Mood’s Effect on Health

Apr 12, 2017

Have you ever struggled through a stressful week where tight deadlines made you grouchy, disagreements with family produced anxiety, and the number of bills in the mailbox made you blue? Then, Saturday finally arrives...and so does a big canker sore on the inside of your cheek. Could these events be connected?

Certainly, the Mayo Clinic states that emotional stress can be one of the causes of these mouth ulcers. Stress is also listed as a contributing factor to cold sores and acne. But can your mood cause health problems that are more serious?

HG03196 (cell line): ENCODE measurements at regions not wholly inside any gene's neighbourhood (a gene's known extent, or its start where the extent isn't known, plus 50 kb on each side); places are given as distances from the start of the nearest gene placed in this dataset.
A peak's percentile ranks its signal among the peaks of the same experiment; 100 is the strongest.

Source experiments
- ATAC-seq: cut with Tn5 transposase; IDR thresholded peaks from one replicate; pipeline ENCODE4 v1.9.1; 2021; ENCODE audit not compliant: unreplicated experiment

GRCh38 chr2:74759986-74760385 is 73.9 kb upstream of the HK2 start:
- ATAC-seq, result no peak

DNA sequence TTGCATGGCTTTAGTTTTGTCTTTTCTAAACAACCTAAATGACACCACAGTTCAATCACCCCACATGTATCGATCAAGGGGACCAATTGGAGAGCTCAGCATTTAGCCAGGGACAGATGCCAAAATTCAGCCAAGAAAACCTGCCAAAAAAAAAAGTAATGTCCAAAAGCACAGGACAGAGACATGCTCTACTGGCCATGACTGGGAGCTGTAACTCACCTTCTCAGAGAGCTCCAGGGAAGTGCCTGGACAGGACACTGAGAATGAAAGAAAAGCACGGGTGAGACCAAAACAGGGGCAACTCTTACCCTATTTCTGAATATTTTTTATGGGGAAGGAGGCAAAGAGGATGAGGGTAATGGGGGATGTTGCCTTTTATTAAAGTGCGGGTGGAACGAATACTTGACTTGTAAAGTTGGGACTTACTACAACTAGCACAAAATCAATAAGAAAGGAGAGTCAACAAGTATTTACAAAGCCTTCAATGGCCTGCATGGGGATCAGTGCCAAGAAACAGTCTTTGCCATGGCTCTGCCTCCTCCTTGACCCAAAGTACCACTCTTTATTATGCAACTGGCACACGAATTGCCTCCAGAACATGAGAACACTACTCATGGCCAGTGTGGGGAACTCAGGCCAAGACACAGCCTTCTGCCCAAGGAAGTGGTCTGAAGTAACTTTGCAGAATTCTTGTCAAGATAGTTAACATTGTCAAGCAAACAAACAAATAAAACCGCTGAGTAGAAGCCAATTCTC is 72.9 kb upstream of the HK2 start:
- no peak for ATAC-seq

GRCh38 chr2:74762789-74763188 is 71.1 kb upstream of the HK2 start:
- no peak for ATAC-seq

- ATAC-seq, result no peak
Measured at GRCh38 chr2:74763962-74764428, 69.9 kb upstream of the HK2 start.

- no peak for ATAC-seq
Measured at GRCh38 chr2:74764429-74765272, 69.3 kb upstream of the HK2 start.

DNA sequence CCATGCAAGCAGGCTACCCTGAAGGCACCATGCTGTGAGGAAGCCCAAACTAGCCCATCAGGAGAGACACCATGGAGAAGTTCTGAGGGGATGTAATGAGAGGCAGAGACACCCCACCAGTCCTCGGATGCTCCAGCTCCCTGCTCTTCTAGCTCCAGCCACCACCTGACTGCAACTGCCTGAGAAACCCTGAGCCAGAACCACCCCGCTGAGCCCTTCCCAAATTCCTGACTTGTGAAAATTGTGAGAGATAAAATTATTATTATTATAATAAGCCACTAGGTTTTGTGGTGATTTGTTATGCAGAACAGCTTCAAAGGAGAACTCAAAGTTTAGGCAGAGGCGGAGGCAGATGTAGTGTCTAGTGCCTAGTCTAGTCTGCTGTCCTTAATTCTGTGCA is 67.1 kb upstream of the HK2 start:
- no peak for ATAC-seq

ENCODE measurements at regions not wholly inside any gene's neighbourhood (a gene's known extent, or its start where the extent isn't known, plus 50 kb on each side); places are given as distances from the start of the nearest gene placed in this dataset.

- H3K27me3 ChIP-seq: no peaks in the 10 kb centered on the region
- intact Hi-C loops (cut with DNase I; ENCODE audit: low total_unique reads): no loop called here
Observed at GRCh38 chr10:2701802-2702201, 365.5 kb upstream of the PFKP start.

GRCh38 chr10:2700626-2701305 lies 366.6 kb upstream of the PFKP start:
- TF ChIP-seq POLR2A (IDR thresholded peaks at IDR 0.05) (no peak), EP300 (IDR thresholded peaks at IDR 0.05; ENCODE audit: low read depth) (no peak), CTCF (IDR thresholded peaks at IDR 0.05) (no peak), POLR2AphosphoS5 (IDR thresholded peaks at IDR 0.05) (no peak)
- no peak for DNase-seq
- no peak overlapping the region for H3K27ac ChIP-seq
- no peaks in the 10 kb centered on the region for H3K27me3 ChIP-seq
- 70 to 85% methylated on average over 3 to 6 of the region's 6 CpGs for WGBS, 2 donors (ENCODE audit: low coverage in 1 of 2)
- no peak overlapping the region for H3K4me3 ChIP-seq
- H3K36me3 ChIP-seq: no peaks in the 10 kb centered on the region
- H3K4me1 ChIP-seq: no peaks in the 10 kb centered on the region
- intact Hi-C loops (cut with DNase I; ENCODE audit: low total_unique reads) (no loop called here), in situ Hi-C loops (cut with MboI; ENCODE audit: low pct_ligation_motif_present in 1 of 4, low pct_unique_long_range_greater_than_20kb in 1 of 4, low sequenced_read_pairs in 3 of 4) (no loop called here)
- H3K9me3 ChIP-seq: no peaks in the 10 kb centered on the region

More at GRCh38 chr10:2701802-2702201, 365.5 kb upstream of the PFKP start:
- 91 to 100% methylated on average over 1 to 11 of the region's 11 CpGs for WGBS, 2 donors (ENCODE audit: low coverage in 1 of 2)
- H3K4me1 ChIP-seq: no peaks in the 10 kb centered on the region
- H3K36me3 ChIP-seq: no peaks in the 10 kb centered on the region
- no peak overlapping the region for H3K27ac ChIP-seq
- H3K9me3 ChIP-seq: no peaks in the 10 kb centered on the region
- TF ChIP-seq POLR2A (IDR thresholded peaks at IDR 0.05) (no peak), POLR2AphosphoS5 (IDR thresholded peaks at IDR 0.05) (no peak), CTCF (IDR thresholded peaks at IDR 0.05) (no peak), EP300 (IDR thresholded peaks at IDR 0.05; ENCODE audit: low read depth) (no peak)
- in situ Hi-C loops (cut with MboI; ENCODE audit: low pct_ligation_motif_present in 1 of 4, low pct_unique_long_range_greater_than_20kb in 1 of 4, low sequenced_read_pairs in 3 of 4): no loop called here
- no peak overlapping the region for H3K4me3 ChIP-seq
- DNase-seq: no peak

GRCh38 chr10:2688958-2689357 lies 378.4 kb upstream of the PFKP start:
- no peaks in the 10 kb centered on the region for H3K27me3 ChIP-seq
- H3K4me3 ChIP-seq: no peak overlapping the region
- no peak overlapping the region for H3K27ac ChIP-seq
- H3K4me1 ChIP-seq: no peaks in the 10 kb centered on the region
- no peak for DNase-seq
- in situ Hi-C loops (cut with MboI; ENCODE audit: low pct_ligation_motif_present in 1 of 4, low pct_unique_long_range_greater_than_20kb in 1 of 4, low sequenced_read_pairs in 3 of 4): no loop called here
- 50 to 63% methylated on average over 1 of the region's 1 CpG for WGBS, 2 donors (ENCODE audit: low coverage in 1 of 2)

Harvard Health Publications reports there's a strong link between good mental health and good physical health, and vice versa. Depression and other mental health issues can contribute to digestive disorders, trouble sleeping, lack of energy, heart disease, and other health issues.

The Mental Health Foundation found that depression has been linked to a 67% increased risk of death from heart disease and 50% increased risk of death from cancer.

These statistics may reflect that people who are depressed are less likely to seek medical attention and exercise, but more likely to turn to unhealthy food or smoking to cope.

If the cause of depression may be chemical, rather than situational, the first step is getting to a mental health professional. Then, regardless of the cause of the negative mood, The Journal of the Association of Medicine and Psychiatry encourages aerobic exercise to alleviate symptoms. Harvard Health also encourages meditation to reduce stress.